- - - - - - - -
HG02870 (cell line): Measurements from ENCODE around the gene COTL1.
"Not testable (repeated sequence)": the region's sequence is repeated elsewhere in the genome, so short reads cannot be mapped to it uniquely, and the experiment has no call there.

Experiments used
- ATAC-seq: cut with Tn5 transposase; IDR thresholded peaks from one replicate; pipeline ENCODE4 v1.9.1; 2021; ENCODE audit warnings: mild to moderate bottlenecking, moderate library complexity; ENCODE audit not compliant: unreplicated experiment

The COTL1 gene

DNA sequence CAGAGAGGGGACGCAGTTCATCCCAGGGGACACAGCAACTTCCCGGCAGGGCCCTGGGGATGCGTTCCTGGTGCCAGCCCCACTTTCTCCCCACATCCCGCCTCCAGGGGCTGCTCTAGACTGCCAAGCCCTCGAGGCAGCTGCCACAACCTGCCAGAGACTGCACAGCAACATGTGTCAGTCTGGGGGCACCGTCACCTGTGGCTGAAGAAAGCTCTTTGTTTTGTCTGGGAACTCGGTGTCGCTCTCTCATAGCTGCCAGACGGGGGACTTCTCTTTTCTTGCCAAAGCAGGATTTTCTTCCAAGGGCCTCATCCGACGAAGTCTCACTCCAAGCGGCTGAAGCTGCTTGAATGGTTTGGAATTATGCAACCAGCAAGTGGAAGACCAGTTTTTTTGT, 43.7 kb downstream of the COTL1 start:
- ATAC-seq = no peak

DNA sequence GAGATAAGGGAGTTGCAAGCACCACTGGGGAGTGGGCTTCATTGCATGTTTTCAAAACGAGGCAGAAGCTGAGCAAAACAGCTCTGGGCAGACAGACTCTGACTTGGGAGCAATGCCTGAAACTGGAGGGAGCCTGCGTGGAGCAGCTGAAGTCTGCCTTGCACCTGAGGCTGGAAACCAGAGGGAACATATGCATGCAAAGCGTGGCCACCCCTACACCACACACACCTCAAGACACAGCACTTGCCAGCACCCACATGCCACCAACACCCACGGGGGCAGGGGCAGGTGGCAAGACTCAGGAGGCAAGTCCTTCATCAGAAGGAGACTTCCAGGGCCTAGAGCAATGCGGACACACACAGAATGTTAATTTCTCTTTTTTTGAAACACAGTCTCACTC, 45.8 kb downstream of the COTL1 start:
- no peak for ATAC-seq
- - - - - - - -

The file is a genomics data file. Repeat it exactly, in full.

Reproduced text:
HG02870 (cell line): Measurements from ENCODE around the gene COTL1.
"Not testable (repeated sequence)": the region's sequence is repeated elsewhere in the genome, so short reads cannot be mapped to it uniquely, and the experiment has no call there.

Experiments used
- ATAC-seq: cut with Tn5 transposase; IDR thresholded peaks from one replicate; pipeline ENCODE4 v1.9.1; 2021; ENCODE audit warnings: mild to moderate bottlenecking, moderate library complexity; ENCODE audit not compliant: unreplicated experiment

The COTL1 gene

DNA sequence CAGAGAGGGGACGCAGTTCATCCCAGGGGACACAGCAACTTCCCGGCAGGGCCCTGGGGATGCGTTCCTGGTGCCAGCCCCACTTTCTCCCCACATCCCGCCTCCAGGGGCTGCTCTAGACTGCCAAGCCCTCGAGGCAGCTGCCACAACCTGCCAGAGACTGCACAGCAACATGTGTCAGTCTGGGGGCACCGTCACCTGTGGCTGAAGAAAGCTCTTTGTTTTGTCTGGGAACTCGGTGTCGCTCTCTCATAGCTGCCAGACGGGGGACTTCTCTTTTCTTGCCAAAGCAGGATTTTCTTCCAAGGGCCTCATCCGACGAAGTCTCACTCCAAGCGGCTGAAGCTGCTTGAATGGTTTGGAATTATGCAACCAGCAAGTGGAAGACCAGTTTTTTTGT, 43.7 kb downstream of the COTL1 start:
- ATAC-seq = no peak

DNA sequence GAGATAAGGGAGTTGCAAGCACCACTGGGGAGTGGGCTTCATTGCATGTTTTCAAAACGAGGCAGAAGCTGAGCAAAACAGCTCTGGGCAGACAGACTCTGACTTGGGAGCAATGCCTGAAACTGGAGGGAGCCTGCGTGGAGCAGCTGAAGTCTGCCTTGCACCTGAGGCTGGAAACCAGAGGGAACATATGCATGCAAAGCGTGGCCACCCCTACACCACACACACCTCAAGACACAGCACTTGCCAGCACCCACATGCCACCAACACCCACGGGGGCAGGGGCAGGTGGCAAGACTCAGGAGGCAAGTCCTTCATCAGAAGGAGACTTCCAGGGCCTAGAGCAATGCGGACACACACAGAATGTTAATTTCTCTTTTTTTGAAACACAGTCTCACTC, 45.8 kb downstream of the COTL1 start:
- no peak for ATAC-seq